In fact, we would like the functions used to check and to access the file, to always point to the same content and the same inode. The kernel itself automatically manages this association when it provides us with a file descriptor. When we open a file for reading, the open system call returns an integer value, that is the descriptor, associating it to the physical file within an internal table. All the reading we’ll do next will concern this file content, whatever happens to the name used for the file opening.


Let’s insist on that point: As soon as there is still a process having a descriptor for a file, the file content isn’t removed from the disk, even if its name disappeared from the directory where it was stored. The kernel ensures to keep the association to the file content during the lapse of time between the open system call providing a file descriptor and the release of this descriptor using close or when the process ends. But then we got our solution!

Enough to start opening the file and then check the permissions examining the descriptor characteristics instead of the filename ones. This is done using the fstat system call this last working like statbut checking a file descriptor rather than a path. To get next an IO flow around the descriptor we’ll use the fdopen function working like fopen while relying on a descriptor rather than on a filename.

Thus, the program becomes:. This time, after line 20, no change concerning the filename deleting, renaming, linking will affect our program’s behavior; the content of the original physical file will be kept.

Thus, it’s important, when manipulating a file, to ensure the association between the internal representation and the real content stays constant.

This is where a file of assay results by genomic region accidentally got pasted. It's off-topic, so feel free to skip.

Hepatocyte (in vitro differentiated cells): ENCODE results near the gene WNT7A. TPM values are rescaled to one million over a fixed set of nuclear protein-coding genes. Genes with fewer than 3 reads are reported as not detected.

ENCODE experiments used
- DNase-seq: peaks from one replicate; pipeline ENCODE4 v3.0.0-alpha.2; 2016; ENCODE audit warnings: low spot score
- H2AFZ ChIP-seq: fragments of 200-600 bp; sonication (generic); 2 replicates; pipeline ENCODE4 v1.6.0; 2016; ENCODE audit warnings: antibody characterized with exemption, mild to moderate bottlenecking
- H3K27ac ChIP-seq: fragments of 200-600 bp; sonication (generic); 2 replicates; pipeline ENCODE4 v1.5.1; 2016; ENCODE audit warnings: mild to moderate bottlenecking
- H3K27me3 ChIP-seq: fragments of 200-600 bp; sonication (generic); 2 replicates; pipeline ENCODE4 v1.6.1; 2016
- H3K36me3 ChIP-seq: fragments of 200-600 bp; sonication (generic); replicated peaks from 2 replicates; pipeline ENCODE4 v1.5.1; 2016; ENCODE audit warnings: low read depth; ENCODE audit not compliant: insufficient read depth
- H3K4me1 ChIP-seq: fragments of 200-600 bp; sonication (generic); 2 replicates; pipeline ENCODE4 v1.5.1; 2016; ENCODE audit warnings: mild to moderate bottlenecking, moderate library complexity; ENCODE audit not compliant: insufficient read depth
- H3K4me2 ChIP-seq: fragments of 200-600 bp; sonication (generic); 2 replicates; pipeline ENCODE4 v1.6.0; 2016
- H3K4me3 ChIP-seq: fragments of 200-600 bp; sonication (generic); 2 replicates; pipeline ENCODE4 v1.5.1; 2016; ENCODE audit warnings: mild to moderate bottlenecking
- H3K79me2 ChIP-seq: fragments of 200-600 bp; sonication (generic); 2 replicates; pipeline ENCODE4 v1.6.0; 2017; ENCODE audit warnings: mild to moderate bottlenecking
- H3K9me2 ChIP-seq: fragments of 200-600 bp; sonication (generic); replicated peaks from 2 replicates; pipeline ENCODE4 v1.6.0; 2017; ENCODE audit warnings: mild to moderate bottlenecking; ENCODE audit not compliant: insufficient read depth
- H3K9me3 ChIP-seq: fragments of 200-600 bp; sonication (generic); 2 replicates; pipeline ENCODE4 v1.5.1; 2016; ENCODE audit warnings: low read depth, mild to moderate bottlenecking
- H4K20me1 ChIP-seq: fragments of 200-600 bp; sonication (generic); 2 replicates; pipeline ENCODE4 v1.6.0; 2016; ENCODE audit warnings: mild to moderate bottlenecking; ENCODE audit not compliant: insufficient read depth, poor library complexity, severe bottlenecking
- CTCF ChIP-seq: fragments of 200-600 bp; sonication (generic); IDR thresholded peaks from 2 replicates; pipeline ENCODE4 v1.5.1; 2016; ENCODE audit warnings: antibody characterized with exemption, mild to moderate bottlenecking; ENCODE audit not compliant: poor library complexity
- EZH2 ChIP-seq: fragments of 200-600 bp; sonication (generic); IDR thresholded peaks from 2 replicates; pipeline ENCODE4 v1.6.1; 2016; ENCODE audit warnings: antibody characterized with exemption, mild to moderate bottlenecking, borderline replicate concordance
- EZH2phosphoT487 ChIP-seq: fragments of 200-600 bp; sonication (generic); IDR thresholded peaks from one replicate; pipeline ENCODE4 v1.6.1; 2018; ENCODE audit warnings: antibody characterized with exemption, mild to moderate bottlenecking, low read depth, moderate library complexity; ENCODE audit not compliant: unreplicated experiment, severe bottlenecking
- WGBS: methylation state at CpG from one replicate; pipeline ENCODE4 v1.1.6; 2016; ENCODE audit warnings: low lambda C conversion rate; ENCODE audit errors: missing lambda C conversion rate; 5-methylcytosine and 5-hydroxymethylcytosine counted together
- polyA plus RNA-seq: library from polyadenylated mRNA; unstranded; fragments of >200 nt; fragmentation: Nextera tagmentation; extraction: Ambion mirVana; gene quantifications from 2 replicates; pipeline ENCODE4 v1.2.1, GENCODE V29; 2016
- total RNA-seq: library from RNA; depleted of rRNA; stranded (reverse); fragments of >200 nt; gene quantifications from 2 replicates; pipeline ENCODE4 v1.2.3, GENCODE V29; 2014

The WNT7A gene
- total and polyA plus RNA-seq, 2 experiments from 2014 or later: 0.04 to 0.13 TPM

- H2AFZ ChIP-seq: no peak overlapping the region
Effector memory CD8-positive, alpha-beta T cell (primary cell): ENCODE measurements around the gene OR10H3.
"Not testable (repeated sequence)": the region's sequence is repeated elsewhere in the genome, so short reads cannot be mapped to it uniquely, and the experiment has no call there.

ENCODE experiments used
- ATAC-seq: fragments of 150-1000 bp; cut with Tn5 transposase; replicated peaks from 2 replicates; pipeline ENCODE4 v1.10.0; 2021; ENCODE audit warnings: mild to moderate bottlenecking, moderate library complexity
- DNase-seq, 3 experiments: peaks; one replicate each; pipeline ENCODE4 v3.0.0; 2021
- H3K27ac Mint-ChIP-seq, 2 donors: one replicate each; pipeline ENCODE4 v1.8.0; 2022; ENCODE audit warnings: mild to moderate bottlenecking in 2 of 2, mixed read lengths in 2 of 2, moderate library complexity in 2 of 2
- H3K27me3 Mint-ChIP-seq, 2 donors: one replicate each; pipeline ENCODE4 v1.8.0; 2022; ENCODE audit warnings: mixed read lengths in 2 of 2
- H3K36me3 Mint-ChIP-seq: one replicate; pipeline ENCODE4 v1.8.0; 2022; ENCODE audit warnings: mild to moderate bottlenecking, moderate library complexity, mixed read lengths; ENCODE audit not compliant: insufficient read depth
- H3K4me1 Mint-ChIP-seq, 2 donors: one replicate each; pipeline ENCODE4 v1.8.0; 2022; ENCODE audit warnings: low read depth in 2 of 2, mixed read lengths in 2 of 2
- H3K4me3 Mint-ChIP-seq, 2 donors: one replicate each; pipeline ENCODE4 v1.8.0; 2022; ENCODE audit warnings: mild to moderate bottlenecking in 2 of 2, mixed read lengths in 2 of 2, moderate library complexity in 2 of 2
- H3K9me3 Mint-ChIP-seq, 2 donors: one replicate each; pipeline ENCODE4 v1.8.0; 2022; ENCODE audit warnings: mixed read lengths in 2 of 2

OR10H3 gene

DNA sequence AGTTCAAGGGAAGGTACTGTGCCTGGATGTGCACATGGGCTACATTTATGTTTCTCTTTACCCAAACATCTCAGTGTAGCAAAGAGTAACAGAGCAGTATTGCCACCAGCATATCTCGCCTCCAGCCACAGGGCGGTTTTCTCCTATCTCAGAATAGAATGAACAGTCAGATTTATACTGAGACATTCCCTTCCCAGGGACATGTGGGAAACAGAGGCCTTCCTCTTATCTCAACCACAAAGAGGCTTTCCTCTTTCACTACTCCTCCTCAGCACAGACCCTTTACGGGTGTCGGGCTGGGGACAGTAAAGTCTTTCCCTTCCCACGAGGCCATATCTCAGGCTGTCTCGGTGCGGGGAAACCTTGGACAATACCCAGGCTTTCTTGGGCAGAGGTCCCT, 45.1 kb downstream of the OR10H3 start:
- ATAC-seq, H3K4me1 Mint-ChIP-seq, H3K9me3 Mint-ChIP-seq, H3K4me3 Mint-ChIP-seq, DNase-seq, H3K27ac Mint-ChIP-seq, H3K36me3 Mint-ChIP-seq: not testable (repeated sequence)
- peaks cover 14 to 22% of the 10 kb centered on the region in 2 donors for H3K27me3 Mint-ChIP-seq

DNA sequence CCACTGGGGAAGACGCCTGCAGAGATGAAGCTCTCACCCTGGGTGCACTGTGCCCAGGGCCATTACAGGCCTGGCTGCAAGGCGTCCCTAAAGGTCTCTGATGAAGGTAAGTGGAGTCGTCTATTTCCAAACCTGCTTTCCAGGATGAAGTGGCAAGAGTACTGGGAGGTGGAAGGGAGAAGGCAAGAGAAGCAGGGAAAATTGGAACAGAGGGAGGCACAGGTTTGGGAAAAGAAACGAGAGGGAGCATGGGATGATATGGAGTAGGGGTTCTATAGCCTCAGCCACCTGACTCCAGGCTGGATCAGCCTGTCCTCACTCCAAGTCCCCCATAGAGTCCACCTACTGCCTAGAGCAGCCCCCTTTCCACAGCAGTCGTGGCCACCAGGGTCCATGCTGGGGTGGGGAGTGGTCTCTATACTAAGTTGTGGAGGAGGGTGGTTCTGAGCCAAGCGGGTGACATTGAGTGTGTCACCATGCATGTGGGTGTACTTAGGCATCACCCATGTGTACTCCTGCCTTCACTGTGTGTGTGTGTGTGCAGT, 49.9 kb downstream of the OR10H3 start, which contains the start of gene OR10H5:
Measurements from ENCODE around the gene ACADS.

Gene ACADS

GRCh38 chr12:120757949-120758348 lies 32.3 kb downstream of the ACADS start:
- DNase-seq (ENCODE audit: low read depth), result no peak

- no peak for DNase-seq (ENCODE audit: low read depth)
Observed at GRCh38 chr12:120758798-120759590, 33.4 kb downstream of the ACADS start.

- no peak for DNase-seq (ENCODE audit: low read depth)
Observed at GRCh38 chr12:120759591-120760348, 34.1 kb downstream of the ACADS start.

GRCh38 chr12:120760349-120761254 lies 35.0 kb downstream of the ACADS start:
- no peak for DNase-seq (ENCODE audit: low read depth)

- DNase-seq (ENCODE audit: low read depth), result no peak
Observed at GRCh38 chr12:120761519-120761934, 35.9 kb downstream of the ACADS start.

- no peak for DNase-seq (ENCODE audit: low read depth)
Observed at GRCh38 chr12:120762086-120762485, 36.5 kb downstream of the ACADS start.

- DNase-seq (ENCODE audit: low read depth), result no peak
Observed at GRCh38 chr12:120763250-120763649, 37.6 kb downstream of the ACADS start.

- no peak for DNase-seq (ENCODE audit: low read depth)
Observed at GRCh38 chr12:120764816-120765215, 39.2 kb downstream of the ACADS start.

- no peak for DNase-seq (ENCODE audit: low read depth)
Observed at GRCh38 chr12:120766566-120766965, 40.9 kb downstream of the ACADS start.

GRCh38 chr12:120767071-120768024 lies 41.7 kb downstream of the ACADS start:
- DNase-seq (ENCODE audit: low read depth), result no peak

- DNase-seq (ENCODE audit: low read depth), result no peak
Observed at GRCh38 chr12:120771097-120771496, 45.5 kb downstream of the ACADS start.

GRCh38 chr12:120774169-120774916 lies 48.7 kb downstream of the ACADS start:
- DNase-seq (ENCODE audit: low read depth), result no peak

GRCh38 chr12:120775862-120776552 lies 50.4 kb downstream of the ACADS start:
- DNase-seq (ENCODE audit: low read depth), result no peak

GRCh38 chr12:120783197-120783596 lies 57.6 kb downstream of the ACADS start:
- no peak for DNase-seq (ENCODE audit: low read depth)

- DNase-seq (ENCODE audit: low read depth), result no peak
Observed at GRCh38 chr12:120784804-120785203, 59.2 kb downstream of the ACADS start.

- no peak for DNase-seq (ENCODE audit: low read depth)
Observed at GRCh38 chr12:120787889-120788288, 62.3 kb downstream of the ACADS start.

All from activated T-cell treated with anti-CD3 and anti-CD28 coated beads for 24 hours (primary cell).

Preferently, we’ll use the following system calls, these last manipulating the physical file as an already open descriptor rather than their equivalents using the path to the file:. Then, of course, you must start opening the file in the wanted mode, calling open don’t forget the third argument when creating a new file.

More on open later, when talking about the temporary files problem.

We must insist in how is important to check the system calls return codes. This behavior can seem acceptable as soon as a damaged file system repair is concerned. On the other hand, checking that it was impossible to open the file instead of checking if the file really existed, was less acceptable. Let’s finish with this digression insisting in how it’s important to check, not only the system calls success or failure, but the error codes too, before taking any action about system security.

A program concerning the system security shouldn’t work relying on the exlusive access to a file content.

Similar authors to follow

chrkstophe More exactly, it’s important to properly manage the risks of race conditions to the same file. The main danger comes from an user running simultaneously multiple instances of a Chrisgophe root application or establishing various connexions at once with the same daemon, hoping to create a race condition situation, during which the content of a system file could be modified in an unusual way.

To avoid a program being sensitive to this kind of situation, it’s necessary to institute an exclusive access mechanism to the file data.

This is the same problem as the one found in databases when various users are allowed to simultaneously query or change the content of a file. The files locking principle allows to solve this problem. When a process wants to write into a file, it bkaess the kernel to lock that file – or a part of it. As far as the process keeps the lock, no other process can ask to lock the same file, or at least the same part of the file. In the same way, a process asks christopphe locking before reading the content of a file, what ensures no changes will be done as far as the lock is kept.